Stephen Curry scores season-high 34 points; Monta Ellis taken for X-rays

TORONTO -- Stephen Curry tossed aside a restrictive ankle brace, then ran right through the Toronto Raptors.

Curry scored a season-high 34 points, Monta Ellis added 28 points and the Golden State Warriors beat the Toronto Raptors 109-102 Monday night.

Ellis, the NBA's leading scorer, was taken for X-rays on his lower back after falling heavily under Toronto's basket late in the fourth quarter. He remained down for several minutes before being helped up and walking slowly to the locker room.

"He was ready to pop up sooner," Warriors coach Keith Smart said. "I think it was more concern with the doctors that were there, our trainer that was there, to make sure when you have something like that happen, don't do something too soon."

Curry shot six for nine in the fourth quarter, scoring 16 points, and said his game improved after he ditched the brace on his right ankle at the end of the first.

"It feels freer, I think," Curry said. "My ankle is in good shape right now but the brace is a little too restrictive. I'm getting rid of it and going with the heavy tape job."

Curry was originally hurt in Golden State's final preseason game, aggravated the injury in the season opener against the Houston Rockets, then rolled it again in an Oct. 29 win over the Los Angeles Clippers. He sat out two games.

Just minutes after removing the brace, Curry went down after landing on a courtside photographer and limped to the locker room to have his ankle re-taped.

"At first it was pretty scary because I knew that feeling of when I initially rolled it," he said. "I was waiting for the pain to come."

Fortunately, the ankle was fine and Curry was back on the court to start the second half.

"As long as the cameramen back up one or two feet, I'll be all right," he said.

David Lee fouled out with 14 points and 12 rebounds and Andris Biedrins had eight points and nine rebounds for the Warriors, who won their first road game in three tries.

"This is a huge confidence booster for me," Lee said. "I think I turned the corner offensively, being a little bit more comfortable with what we are doing. If it wasn't for foul trouble I probably would have had a much better scoring game."

Golden State has won four straight and nine of 11 against Toronto, averaging 113.1 points in those 11 contests.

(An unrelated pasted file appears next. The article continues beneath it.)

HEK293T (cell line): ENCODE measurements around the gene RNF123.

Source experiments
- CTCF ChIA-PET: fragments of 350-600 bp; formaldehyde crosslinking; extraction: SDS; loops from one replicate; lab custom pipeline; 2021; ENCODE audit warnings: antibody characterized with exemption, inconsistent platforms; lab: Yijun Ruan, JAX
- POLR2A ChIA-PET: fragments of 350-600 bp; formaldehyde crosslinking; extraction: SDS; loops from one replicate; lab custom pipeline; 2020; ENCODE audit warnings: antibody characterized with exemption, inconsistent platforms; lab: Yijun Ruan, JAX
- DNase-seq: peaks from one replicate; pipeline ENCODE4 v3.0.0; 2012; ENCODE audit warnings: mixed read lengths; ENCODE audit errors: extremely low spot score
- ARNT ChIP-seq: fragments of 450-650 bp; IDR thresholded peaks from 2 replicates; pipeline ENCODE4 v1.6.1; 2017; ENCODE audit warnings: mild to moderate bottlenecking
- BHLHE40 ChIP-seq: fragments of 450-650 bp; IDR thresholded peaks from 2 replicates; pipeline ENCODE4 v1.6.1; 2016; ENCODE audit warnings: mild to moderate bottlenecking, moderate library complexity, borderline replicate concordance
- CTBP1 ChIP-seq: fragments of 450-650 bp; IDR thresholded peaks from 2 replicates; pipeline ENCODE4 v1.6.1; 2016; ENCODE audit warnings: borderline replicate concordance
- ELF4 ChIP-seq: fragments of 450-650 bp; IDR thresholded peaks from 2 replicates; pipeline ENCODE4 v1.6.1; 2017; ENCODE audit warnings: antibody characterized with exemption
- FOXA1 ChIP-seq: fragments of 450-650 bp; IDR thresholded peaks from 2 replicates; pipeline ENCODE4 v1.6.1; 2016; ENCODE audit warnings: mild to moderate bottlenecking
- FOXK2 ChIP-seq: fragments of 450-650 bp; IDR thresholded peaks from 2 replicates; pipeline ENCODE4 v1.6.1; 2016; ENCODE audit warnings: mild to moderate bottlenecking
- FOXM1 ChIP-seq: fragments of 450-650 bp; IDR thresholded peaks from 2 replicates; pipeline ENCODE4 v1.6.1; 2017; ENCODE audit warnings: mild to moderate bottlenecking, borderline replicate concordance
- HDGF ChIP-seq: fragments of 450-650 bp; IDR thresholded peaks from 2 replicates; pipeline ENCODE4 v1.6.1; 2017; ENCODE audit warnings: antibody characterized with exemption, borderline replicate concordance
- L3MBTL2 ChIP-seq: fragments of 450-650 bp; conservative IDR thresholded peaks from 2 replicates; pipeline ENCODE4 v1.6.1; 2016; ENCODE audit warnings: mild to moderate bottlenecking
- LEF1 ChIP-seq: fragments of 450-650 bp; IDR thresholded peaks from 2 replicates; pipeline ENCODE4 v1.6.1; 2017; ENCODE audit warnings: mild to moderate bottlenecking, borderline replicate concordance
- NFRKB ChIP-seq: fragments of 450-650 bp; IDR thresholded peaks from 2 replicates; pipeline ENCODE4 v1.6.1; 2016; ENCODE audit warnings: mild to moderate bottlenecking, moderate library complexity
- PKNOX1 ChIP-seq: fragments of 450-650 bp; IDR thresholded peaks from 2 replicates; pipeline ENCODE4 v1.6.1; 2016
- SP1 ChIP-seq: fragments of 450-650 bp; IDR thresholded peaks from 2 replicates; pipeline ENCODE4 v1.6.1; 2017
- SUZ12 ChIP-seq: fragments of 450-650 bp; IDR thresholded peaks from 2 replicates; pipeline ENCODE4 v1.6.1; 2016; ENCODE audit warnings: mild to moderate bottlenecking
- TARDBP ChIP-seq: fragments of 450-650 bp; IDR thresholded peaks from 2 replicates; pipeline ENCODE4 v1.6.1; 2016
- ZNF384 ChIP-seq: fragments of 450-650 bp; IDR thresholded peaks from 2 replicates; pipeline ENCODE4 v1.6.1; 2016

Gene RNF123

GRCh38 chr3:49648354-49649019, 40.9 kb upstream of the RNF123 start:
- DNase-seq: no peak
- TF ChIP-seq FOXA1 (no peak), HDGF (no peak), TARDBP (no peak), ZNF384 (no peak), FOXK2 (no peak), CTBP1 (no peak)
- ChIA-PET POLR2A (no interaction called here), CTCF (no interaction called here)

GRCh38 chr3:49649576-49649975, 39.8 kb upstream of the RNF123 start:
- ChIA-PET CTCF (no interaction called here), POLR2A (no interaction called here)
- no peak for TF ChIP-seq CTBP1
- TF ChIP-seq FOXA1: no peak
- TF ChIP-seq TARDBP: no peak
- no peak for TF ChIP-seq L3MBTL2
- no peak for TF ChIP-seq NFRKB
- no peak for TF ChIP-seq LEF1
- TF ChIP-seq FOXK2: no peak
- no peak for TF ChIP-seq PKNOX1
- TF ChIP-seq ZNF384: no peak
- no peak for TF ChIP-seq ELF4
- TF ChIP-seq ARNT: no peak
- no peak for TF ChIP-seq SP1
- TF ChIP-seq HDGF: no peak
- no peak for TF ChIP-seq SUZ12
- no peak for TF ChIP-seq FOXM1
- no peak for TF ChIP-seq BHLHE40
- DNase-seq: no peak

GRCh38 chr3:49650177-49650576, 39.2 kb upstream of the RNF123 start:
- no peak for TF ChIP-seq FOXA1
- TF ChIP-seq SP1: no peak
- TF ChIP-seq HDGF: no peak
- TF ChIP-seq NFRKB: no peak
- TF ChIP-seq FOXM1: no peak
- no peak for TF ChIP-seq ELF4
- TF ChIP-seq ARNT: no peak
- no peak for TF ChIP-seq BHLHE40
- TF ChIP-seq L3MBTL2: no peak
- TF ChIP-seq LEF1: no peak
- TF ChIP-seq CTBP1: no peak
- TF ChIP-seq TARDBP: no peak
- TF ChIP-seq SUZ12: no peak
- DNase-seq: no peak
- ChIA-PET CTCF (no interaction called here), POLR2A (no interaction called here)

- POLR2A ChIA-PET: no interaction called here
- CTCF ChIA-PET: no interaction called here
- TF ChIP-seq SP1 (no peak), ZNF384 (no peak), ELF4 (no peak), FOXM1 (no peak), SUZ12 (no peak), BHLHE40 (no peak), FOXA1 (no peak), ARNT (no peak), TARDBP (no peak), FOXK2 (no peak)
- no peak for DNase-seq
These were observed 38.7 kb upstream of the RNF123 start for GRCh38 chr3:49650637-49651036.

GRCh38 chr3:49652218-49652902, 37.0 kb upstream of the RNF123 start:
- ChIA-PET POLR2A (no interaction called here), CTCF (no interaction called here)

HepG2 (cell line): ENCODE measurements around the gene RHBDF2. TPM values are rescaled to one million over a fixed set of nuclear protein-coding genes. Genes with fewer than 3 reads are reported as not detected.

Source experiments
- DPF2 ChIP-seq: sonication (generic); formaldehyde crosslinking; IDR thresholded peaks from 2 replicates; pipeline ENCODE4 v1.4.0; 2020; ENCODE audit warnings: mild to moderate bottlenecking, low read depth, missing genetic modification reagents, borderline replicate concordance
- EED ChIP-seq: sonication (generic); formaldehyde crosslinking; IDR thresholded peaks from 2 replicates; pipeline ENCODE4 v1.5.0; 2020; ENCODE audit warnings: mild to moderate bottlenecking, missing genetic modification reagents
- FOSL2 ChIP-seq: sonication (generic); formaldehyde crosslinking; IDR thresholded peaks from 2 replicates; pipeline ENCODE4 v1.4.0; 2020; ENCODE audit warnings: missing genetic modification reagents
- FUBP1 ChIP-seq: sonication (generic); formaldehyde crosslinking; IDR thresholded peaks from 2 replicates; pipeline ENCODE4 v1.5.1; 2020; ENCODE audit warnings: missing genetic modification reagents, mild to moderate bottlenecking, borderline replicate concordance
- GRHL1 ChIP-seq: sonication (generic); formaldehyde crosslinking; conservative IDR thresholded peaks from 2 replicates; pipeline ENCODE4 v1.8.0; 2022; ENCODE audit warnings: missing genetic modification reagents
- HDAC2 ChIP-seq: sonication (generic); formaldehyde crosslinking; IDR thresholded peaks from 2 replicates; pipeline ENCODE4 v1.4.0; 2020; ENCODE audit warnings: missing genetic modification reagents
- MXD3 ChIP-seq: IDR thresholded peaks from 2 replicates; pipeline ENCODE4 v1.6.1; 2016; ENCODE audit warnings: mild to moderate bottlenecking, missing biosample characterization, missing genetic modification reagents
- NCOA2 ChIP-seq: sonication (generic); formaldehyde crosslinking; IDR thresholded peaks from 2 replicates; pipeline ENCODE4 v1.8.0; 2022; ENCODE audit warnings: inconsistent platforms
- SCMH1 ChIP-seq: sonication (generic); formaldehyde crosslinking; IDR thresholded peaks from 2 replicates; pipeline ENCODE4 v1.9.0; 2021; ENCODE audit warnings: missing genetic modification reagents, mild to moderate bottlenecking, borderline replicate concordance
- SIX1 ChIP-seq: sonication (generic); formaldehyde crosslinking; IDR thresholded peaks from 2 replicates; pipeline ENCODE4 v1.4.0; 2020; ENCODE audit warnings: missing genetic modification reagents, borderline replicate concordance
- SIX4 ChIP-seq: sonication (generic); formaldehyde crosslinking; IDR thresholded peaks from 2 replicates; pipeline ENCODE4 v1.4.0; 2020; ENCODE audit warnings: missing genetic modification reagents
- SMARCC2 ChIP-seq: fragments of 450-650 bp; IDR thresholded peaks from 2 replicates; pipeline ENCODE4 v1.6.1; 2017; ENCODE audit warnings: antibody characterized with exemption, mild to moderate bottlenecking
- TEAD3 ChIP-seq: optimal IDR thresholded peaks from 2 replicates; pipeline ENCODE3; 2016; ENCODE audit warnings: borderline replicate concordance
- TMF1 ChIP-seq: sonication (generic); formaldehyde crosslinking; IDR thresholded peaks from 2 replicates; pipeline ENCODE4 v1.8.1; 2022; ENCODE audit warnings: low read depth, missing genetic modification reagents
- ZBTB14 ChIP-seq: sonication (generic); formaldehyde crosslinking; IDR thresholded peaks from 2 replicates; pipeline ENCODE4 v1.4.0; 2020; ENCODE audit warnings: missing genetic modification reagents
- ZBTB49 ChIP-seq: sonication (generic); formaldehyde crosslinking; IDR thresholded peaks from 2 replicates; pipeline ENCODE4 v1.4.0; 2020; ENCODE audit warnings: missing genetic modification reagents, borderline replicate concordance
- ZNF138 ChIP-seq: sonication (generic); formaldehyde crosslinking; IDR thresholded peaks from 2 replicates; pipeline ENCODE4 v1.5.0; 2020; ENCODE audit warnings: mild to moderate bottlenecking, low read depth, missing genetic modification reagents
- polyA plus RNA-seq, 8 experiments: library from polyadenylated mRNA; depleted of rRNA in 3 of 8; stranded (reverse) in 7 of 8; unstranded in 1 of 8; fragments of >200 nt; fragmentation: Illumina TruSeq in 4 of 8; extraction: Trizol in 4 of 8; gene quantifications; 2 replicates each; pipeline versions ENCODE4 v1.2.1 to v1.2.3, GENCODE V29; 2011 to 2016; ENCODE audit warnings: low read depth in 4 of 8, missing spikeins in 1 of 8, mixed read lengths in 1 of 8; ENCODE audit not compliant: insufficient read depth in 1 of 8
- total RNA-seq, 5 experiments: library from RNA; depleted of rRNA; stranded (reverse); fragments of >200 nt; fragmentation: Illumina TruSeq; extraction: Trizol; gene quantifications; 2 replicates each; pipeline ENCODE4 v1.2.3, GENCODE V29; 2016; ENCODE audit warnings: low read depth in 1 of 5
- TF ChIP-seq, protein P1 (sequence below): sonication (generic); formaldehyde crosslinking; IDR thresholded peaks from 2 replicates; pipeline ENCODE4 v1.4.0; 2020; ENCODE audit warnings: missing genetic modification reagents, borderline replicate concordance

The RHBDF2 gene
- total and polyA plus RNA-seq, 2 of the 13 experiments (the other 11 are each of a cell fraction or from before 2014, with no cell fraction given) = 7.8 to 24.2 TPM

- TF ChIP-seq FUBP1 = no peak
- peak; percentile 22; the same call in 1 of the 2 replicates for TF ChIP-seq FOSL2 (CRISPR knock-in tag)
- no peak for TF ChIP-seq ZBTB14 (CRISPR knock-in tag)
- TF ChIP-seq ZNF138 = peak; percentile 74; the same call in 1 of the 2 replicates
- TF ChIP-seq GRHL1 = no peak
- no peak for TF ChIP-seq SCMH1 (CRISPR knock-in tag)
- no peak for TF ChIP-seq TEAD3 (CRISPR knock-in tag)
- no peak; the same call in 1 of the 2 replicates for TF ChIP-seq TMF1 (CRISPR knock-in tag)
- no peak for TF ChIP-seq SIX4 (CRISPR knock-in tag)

Toronto's Jarrett Jack scored a season-high 24 and Linas Kleiza added a season-high 20 points but the Raptors lost their fifth in a row.

"We just make the game hard on ourselves," Kleiza said.

Amir Johnson and Sonny Weems each scored 12 points and Andrea Bargnani had 11 for Toronto.

Ahead by seven after one quarter, Golden State used a 16-3 run in the second to go up 55-41 at the half.

The Warriors led by as many as 20 points before Toronto's Leandro Barbosa scored on three straight possessions, cutting it to 75-66 with 2:48 left in the third. After a Golden State timeout, Ellis hit a 3-pointer, restoring the double-digit edge. The Warriors took an 84-72 edge into the fourth.

Toronto fought back with a 12-0 run in the fourth, cutting it to 90-86 on an alley-oop dunk by Johnson with 7:16 left.

Wright ended Golden State's drought with a pair of free throws and Curry followed with a 3-pointer, but a 3 by Kleiza and a powerful dunk by Weems made it 99-94 with 3:47 to play. This time, Ellis converted a three-point play and Curry drained a 3, keeping the Raptors at bay.

Barbosa left in the second half with a strained left shoulder and did not return.

The Raptors had outrebounded their previous five opponents but were decisively beaten on the boards in this one. Golden State finished with 42 rebounds, while Toronto had 32.

Game notes
Ellis topped 25 points for the third time in seven games. ... Jack's eight assists were a season high. ... Weems returned after sitting out Saturday's loss at Portland with a sore right knee. ... More than 20 members of Toronto's Chinese media covered the game on Asian Heritage Night, timed to coincide with the visit of Golden State rookie guard Jeremy Lin.